LONDON, United Kingdom — Today, we are thrilled to release the cover of our next special print edition, featuring an illustration of Gucci’s dynamic new duo, chief executive officer Marco Bizzarri and creative director Alessandro Michele, specially created for BoF by fashion's favourite Instagram artist @unskilledworker. In a matter of months, they have turned a tired Italian house into the biggest story in fashion this year and BoF was thrilled to have the exclusive first interview with Bizzarri about the transformation.
The issue will be available on September 22 to coincide with the launch of this year's BoF 500, supported by QIC Global Real Estate, recognising the people shaping the global fashion industry.
Re-invention: to make things new and fresh; to present something in a different way; to remake or redo completely. However you define it, in today’s world, it is all around us: businesses, brands, people — even countries — are rebooting to adapt to a reality that is being reshaped by an array of market forces, from new technologies and shifting consumer behaviour to unpredictable geo-politics and a fragile global economy.
Once upon a time, the booming Chinese economy was the panacea for the global luxury sector; now it is an Achilles heel. Remember when fashion feared social media? Eventually, we grudgingly adopted Twitter and Facebook and embraced Instagram. Now, fashion consumers have moved on to Snapchat, Periscope and WeChat. Not so long ago, an e-commerce site with next day delivery was the zenith of retail innovation. Today, brands and retailers are touting omni-channel commerce with services like click-and-collect as the holy grail.
In today's world, constant re-invention is necessary just for survival. We must question everything and react quickly to unexpected shifts. This may mean challenging long-held, sacred beliefs, making quick decisions with incomplete data, and taking bigger, bolder risks.
A case in point is the reinvention of Gucci, the cover story of our third annual BoF 500 issue. Once upon a time, Gucci was the hottest fashion brand in the world, commanding the attention of both the industry and the end-consumer. But when the tried-and-tested Tom Ford formula was not sufficiently refreshed under the creative direction of his successor, Frida Giannini, the brand fell into stagnation. Eventually, revenues and profits followed suit.
But while the Kering-owned house may have been slower to recognise the urgent need to re-invent itself than its rival Louis Vuitton, now re-energised under Nicolas Ghesquière, the on-going transformation of Gucci, beginning earlier this year, has been nothing short of astonishing. Have you ever seen a brand regain its position of creative leadership in such a short time span?
Behind the creative earthquake at Gucci, driven by new creative director Alessandro Michele, has been a series of important — if less visible — operational changes that have primed the brand for business success. While the speed, surprise and brazenness of the creative changes have been critical to Gucci’s reinvention, so too has been transforming the company’s bureaucratic, hierarchical culture, as well as its decision-making processes, organisation design and supply chain, all underpinned by a mindset of reinvention that now permeates all aspects of the business. I was delighted to speak to Marco Bizzarri — the brand’s new chief executive officer – about masterminding the Gucci turnaround in our cover interview.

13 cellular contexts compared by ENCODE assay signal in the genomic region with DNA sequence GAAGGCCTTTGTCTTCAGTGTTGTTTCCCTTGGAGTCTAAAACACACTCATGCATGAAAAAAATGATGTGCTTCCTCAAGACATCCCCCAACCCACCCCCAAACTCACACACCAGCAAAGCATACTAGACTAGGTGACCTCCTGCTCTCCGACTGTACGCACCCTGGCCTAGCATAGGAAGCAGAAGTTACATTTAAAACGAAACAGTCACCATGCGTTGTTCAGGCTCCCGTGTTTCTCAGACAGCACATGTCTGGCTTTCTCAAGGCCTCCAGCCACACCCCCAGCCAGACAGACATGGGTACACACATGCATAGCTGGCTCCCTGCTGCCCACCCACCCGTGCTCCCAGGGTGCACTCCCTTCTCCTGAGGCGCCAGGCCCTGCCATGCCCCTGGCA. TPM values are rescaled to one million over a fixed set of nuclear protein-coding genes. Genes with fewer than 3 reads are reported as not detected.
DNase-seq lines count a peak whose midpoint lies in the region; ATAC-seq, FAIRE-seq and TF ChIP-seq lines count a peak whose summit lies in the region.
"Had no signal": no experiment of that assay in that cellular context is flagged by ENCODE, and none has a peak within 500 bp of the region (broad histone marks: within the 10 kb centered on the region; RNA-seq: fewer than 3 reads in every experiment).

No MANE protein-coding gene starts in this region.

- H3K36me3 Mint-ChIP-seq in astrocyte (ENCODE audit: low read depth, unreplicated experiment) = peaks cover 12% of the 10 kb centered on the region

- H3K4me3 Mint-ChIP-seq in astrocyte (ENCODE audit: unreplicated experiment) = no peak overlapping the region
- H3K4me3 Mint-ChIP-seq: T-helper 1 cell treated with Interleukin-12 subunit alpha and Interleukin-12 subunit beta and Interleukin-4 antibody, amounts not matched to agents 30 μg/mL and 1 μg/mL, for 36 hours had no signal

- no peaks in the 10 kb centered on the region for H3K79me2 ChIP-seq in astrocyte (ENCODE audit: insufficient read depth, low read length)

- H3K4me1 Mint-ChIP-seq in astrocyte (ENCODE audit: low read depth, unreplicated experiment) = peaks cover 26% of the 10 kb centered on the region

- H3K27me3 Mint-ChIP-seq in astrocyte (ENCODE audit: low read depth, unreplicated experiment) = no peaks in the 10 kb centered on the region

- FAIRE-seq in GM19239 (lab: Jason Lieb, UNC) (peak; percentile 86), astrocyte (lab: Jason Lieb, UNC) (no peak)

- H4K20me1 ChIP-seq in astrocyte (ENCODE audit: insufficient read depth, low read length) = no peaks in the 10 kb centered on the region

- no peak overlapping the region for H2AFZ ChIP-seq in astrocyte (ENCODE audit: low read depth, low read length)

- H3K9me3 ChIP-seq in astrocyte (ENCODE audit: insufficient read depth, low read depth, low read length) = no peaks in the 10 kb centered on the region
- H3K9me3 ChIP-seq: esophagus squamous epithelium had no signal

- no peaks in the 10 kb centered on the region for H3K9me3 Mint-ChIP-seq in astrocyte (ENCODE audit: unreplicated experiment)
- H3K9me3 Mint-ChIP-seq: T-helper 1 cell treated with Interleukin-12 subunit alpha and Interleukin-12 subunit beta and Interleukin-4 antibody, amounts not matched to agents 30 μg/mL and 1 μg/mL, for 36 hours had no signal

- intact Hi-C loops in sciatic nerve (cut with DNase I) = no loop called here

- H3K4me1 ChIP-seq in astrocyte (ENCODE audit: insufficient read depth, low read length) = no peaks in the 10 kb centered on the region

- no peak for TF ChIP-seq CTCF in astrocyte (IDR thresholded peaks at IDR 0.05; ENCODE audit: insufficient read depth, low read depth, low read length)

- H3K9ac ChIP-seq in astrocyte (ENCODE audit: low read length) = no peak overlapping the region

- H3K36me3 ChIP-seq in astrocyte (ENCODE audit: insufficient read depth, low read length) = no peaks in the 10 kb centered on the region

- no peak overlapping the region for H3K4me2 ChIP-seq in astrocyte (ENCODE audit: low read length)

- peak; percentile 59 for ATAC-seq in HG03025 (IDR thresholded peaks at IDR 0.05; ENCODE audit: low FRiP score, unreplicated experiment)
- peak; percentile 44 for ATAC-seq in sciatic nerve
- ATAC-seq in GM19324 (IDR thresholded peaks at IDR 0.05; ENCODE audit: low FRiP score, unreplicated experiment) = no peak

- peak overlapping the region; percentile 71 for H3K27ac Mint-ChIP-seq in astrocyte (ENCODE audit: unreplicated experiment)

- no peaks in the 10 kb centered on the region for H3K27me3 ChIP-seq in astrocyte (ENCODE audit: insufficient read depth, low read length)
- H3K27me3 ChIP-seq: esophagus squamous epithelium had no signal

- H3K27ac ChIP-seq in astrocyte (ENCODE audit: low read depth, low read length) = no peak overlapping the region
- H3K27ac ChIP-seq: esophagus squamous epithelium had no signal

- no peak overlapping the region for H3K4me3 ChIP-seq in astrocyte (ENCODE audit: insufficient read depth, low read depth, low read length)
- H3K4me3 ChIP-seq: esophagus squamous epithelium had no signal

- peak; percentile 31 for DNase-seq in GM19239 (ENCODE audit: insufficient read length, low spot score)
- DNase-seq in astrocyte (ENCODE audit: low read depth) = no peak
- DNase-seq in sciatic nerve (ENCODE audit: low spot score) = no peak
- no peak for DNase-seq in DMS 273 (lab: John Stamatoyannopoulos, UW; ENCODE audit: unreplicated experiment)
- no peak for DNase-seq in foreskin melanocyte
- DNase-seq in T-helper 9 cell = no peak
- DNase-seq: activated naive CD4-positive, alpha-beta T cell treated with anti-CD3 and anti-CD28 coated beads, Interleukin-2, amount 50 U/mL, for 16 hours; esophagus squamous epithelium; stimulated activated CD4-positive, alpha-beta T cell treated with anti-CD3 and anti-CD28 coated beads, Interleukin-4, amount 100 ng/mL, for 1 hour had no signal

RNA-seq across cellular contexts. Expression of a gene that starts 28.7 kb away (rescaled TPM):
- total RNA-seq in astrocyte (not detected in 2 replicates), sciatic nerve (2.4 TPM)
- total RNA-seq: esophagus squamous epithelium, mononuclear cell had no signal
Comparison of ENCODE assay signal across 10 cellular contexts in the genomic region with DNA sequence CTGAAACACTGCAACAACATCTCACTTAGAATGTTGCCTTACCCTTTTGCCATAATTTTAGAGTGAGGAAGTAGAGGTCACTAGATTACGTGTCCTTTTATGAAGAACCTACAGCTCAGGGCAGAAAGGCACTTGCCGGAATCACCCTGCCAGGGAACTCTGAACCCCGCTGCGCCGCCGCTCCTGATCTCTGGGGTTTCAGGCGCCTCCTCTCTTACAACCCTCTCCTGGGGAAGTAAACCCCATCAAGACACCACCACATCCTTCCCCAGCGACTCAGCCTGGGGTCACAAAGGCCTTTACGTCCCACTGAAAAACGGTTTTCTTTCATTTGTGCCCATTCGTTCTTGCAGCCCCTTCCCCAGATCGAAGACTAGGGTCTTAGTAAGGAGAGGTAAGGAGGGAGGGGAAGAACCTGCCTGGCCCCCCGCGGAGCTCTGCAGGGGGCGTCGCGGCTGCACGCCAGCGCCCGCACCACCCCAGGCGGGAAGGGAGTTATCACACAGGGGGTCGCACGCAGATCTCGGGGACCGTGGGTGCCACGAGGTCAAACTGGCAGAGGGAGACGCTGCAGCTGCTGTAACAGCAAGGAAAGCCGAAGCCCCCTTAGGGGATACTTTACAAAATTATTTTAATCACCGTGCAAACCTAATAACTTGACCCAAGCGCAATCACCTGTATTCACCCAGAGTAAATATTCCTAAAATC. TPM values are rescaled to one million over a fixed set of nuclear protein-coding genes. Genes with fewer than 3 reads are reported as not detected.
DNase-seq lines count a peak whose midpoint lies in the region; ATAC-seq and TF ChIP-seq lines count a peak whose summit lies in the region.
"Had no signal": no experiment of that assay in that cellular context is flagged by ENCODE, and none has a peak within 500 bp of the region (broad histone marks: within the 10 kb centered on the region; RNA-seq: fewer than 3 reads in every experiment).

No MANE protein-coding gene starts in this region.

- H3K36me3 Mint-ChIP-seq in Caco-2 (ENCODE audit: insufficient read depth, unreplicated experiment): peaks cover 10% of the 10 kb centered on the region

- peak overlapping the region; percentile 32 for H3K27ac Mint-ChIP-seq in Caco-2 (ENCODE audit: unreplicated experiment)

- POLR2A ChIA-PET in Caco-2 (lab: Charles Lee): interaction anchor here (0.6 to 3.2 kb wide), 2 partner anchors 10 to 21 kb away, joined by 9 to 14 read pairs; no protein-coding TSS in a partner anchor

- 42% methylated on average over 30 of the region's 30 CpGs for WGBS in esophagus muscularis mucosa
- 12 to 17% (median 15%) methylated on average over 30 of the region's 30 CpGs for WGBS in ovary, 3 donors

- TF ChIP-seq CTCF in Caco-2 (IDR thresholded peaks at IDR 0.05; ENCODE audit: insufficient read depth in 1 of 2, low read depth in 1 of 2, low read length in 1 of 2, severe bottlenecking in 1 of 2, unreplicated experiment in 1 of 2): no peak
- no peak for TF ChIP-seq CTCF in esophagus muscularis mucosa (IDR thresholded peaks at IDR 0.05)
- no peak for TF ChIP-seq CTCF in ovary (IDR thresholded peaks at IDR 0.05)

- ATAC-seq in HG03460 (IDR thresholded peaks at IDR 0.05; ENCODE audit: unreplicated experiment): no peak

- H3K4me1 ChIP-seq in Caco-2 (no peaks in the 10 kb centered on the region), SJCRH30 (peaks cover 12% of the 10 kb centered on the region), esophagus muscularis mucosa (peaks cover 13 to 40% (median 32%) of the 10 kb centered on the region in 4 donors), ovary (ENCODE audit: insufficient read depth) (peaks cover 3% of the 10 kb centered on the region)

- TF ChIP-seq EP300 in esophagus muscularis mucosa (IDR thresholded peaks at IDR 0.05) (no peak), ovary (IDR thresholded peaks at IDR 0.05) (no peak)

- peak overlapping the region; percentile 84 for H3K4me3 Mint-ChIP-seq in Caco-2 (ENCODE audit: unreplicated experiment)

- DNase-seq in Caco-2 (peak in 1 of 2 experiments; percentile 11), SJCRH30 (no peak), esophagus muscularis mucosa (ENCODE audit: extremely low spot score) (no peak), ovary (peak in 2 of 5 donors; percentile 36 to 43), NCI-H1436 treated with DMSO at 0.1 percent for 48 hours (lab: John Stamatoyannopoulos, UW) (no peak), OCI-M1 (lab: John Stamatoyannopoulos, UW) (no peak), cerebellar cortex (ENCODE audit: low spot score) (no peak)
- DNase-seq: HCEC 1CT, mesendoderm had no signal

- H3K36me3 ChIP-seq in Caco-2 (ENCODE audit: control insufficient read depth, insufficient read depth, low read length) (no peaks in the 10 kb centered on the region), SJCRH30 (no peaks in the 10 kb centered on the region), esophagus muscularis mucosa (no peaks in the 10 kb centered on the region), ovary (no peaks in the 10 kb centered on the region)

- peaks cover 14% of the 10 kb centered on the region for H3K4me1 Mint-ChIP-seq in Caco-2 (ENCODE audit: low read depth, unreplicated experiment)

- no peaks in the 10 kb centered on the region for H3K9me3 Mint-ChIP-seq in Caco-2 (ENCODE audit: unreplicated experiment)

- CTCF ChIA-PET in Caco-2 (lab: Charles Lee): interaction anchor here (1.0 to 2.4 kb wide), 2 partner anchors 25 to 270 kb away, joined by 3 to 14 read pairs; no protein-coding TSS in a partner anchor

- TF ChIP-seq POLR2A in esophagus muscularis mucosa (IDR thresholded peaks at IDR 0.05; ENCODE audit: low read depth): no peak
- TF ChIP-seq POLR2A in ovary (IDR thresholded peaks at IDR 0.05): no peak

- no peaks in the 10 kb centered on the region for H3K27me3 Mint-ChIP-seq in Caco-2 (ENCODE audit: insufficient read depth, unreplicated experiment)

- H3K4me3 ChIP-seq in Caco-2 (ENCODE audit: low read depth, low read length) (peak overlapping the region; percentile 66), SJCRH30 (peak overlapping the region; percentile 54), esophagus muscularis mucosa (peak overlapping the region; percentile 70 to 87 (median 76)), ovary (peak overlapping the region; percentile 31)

Carine Roitfeld’s post-Vogue renaissance teaches us that not all re-invention need be rapid. Roitfeld — who, incidentally, first rose to greatness as the co-author, along with Tom Ford, of Gucci’s era-defining aesthetic in the 1990s —has undergone her own reinvention as a gradual metamorphosis. Freed from the defining role of her career as editor-in-chief of Vogue Paris, Roitfeld tells BoF that she is excited by her independence and happy to adopt a scrappier approach, outside the confines of corporate fashion media, doing things on her terms. These days, the roving editor (and grandmother) has become something of a fashion multi-tasker, trying her hand at everything from a collection with Uniqlo to a new fragrance line.
We have plenty of other reinvention stories to share too, from the growing influence of Los Angeles as a fashion epicentre and the rise of new digital influencers reshaping the intersection of fashion and entertainment in Asia to the fast-evolving race for market share in fashion e-commerce— a category that reinvented fashion retail and which is itself being reinvented by luxury incumbents and upstarts alike.
We also sat down with five former “young designers” — Alexander Wang, Christopher Kane, Erdem Moralioglu, Roksanda Ilincic and Phillip Lim, each of whom has now been in business for 10 years — to learn how they are preparing their brands for the next decade. If they are paying attention, they are thinking about how to reinvent themselves too — and not for the last time.
This was perhaps our biggest lesson from all of the stories about Reinvention. That amid unprecedented flux, a successful reboot is not a one-off act, but a series of ongoing steps.
We hope you enjoy our latest special print issue, which is available for pre-order now. And stay tuned for the launch of the full BoF 500 on September 22.
Founder and Editor-in-Chief
The Reinvention issue, out on September 22, will be sold exclusively at shop.businessoffashion.com and select retailers around the world.